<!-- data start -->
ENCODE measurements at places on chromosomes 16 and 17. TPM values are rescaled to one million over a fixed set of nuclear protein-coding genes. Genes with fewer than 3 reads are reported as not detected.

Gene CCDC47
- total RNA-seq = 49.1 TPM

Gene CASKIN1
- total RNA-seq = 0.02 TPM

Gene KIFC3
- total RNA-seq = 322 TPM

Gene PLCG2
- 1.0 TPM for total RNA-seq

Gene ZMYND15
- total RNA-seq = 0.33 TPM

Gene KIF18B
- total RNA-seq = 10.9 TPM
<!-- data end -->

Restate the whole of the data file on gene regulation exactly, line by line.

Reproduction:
ENCODE measurements at places on chromosomes 16 and 17. TPM values are rescaled to one million over a fixed set of nuclear protein-coding genes. Genes with fewer than 3 reads are reported as not detected.

Gene CCDC47
- total RNA-seq = 49.1 TPM

Gene CASKIN1
- total RNA-seq = 0.02 TPM

Gene KIFC3
- total RNA-seq = 322 TPM

Gene PLCG2
- 1.0 TPM for total RNA-seq

Gene ZMYND15
- total RNA-seq = 0.33 TPM

Gene KIF18B
- total RNA-seq = 10.9 TPM